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Al and I are thrilled that you have found your way to our blog. We hope you enjoy reading our journal and viewing our photographs of the natural wonder of our United States of America. Let's hit the road together!
Grand Teton National Park, Wyoming

Friday, October 5, 2012

They Beet Me

I really really hate to admit this, but....the beets beat me. I'm writing this tonight in Osseo, Wisconsin, and we're on our way to Kentucky to report to Amazon early. I can't stand being a quitter, it really galls me, but I couldn't do it. I especially feel bad for the many readers who are interested in hearing about it, but having put in a couple of nights, I will attempt to explain the job, what it entails, and why we've made the decision we have.

The Good:
Hillsboro Campground was nice. It wasn't fancy, but the sites are shaded, level and full hook-ups. The laundry room was very nice, with 5 nice sized front loading washers and 4 large dryers. There's a "Chicken Shack" on the property open Tuesday and Friday nights selling fried chicken dinners that were pretty good. We met several nice folks that were also working the harvest, some for several years. We were assigned to Larry and Betty Harmon's team, workampers who also blog at Mountainborn. Really nice folks from Arkansas, who will also be joining us at Campbellsville. Woodland Park in Hillsboro was a really nice town park, that seems to be severely underused...but we were there every day, and the dogs had a great time. Just before our decision to leave we found two lovely young ladies in the campground who were very happy to walk the dogs for us. The foremen at the sites were very nice, and seemed to appreciate that we were there. We found a few geocaches while waiting to start. Cell service (ATT) was great, and my Verizon aircard picked up 4G no problem.

The Bad:
The town of Hillsboro was downright spooky...there never seemed to be anyone around, no matter what day or time. The area has been hit very hard by the strike that is over a year old by the union workers in the processing plant. There's a small grocery store in town that isn't bad, and a small hardware store, several bars, a drugstore. There's a museum, but it was closed as of Labor Day. The campground was right on the interstate, and the road noise was hard to get used to, especially when some of the trucks going by were actually making the trailer shake. The train tracks were fairly close, and several went by at all hours, whistles blowing. The closest "real" shopping is 45 miles south in Fargo. We had hoped to be assigned to the Hillsboro site, but ended up going to Reynolds, 20 miles away (although better than Ada which was 40 miles away).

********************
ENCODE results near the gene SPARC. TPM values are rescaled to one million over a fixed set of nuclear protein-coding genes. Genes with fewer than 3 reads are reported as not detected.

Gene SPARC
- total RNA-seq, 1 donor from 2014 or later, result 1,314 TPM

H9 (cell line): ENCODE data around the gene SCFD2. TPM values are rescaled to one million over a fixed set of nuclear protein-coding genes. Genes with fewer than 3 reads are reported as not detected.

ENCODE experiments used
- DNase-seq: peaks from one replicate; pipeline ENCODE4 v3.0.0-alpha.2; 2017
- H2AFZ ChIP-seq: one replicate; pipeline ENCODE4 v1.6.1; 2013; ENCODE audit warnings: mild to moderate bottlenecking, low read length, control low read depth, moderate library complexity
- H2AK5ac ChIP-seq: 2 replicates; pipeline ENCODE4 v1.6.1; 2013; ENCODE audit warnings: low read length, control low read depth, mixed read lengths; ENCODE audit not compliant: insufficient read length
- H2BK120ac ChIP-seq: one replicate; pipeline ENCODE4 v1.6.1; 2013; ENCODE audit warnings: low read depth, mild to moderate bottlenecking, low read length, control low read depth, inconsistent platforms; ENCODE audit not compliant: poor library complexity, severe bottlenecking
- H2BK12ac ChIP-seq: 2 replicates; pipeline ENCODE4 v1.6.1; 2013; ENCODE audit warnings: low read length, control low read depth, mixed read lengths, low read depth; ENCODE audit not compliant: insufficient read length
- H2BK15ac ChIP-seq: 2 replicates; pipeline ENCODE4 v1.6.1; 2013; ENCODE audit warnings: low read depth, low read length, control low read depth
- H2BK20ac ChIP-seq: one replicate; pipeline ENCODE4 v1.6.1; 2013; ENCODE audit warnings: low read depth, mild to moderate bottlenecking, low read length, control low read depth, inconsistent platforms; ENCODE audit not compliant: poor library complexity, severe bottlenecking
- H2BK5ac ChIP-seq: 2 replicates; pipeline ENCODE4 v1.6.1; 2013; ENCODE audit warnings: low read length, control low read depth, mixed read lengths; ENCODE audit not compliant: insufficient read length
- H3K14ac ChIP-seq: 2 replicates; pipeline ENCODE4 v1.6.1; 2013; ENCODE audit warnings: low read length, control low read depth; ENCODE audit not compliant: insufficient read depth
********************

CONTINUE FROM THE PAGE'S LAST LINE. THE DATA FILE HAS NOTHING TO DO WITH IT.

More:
The Ugly:
You are out in a completely open field. You are at the mercy of the fierce winds sweeping across these fields. The dirt is blowing in your face. You must be comfortable being in close proximity to huge trucks, and always be watching for the skidsters buzzing around in the bobcats. The beets are huge!
These are not your little red beets you have for dinner!
If the piler happens to break down, or its wet out and everything clogs up with mud, you have to climb up onto the piler and clean it all off. You're wearing layers of clothing to stay warm, making it difficult to move easily. During your breaks ( officially 20 minutes for meal break, and 3 10 minute breaks) there is no place to go except into your vehicle to get out of the elements. There's a port-a-john for restroom needs. Have you ever tried removing layers of clothing in a port-a-john that's shimmying around in the wind? I don't advise it. 

That being said, our first night at work wasn't too bad. The harvest officially opened at 12:01AM Wednesday morning, so we were to report to our stations at 10PM Tuesday night to make sure everything was ready to go. Temperatures were in the 40's, and the wind was only blowing lightly. The trucks started arriving right on schedule, and our team went to work. 
This is the piler, clean and ready to get going.

The conveyor that the beets go up, and you can see the boom out front...the beets spill off of the boom, and pile up on the runway. This is before we started, note there are no beets yet.